Comment: “I’m not letting anybody take control over me! I’m not signing that paper!”
It’s great to keep control of our lives as long as possible, but not at the expense of your wallet, your dignity and your loved ones’ quality of life if you become incompetent. If you have no power of attorney, the only way your loved ones can take care of your needs is to ask the Court be appointed your guardian. That takes months and costs thousands of dollars, and ensures that the Court intrudes on the family for years to come.
A power of attorney isn’t about giving up control; it’s about deciding who will be in control when we can’t. It’s hard for some folks to imagine a world that they don’t control, but sometimes it’s out there waiting. We need to take action now so that doesn’t catch us unawares.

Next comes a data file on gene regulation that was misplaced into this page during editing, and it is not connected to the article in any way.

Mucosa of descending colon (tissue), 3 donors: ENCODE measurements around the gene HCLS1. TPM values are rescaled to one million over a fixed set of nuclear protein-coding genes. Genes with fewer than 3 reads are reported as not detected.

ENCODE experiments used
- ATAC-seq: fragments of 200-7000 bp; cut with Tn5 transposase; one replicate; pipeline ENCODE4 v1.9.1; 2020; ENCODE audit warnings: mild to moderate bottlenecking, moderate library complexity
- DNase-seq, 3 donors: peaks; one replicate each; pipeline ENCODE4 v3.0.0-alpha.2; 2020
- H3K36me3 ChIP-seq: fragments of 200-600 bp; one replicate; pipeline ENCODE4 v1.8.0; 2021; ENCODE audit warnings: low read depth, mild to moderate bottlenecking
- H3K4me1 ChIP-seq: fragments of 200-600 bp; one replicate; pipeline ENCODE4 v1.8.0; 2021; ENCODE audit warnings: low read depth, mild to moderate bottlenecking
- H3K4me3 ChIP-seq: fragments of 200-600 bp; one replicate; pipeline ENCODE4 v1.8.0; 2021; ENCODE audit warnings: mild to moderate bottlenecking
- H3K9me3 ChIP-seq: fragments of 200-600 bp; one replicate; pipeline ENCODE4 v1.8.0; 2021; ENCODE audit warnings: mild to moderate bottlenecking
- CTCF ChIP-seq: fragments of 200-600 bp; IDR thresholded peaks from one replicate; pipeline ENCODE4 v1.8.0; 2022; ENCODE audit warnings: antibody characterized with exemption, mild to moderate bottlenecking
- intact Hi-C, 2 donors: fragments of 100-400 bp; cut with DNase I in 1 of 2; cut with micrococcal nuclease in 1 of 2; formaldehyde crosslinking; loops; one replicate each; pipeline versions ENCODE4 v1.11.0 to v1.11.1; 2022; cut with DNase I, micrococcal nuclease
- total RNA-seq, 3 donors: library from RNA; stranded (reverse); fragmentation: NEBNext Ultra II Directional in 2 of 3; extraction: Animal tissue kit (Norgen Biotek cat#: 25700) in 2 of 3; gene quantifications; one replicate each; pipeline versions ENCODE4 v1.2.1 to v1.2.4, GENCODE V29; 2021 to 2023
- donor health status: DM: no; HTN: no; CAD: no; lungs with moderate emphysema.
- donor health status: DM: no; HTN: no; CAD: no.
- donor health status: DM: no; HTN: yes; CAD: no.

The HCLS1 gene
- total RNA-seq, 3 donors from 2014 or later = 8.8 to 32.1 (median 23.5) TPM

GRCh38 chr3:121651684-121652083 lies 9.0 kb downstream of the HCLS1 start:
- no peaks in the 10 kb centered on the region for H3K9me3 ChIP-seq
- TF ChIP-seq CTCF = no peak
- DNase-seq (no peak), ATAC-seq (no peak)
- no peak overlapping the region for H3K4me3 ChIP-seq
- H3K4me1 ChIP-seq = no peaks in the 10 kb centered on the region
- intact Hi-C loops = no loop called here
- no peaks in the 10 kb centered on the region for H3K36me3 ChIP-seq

Comment: “I don’t want my power of attorney to be active unless I’m unable to take care of myself.”
The thought that a power of attorney should not be effective unless we are incompetent makes sense at first blush. Why would anyone want to let someone else take over while they’re still able to manage their own affairs? It feels like a surrender of autonomy.
The problem is that it’s hard to prove, to the satisfaction of a lawsuit-averse bank or doctor, that you are incompetent. That means that the person you wanted to be able to help you can’t do so without hiring multiple doctors to evaluate you and determine your competence, which can take weeks. And because you can regain competence, some financial institutions want you re-evaluated periodically to make sure you’re still incompetent. This often ends up in a guardianship proceeding, with its misery and expense.
Attorney Tim Barkley
The Tim Barkley Law Offices
One Park Avenue
P.O. Box 1136
Wills & Trusts | Estate Planning | Probates & Estates
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